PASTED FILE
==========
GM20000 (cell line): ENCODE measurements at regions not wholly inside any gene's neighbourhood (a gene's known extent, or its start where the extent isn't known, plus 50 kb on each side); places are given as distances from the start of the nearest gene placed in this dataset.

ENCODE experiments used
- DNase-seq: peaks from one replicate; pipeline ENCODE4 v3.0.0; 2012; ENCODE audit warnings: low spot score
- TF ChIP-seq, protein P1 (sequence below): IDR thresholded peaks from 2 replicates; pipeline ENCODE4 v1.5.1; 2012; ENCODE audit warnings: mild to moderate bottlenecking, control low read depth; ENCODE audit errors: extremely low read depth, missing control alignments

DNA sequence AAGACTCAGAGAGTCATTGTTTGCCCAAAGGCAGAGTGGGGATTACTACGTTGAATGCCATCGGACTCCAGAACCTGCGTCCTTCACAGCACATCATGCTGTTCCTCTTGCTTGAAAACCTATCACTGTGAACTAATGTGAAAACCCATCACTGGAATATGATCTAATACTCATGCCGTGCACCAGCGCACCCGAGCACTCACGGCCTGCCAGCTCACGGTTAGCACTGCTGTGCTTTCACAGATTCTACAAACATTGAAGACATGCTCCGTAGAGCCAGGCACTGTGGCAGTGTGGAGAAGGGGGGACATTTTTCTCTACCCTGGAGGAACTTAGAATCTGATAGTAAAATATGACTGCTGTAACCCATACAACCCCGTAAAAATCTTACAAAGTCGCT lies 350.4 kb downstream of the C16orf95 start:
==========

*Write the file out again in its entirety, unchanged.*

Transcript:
GM20000 (cell line): ENCODE measurements at regions not wholly inside any gene's neighbourhood (a gene's known extent, or its start where the extent isn't known, plus 50 kb on each side); places are given as distances from the start of the nearest gene placed in this dataset.

ENCODE experiments used
- DNase-seq: peaks from one replicate; pipeline ENCODE4 v3.0.0; 2012; ENCODE audit warnings: low spot score
- TF ChIP-seq, protein P1 (sequence below): IDR thresholded peaks from 2 replicates; pipeline ENCODE4 v1.5.1; 2012; ENCODE audit warnings: mild to moderate bottlenecking, control low read depth; ENCODE audit errors: extremely low read depth, missing control alignments

DNA sequence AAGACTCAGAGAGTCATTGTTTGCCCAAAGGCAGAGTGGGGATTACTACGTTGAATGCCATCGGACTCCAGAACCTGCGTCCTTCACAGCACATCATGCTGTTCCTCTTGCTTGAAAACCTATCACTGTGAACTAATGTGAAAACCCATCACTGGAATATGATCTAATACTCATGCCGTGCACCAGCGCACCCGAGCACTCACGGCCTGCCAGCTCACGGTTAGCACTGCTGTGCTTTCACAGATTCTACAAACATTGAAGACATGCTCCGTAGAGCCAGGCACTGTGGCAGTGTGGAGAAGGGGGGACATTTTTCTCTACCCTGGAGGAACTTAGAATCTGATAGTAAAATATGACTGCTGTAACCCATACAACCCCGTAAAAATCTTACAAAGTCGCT lies 350.4 kb downstream of the C16orf95 start: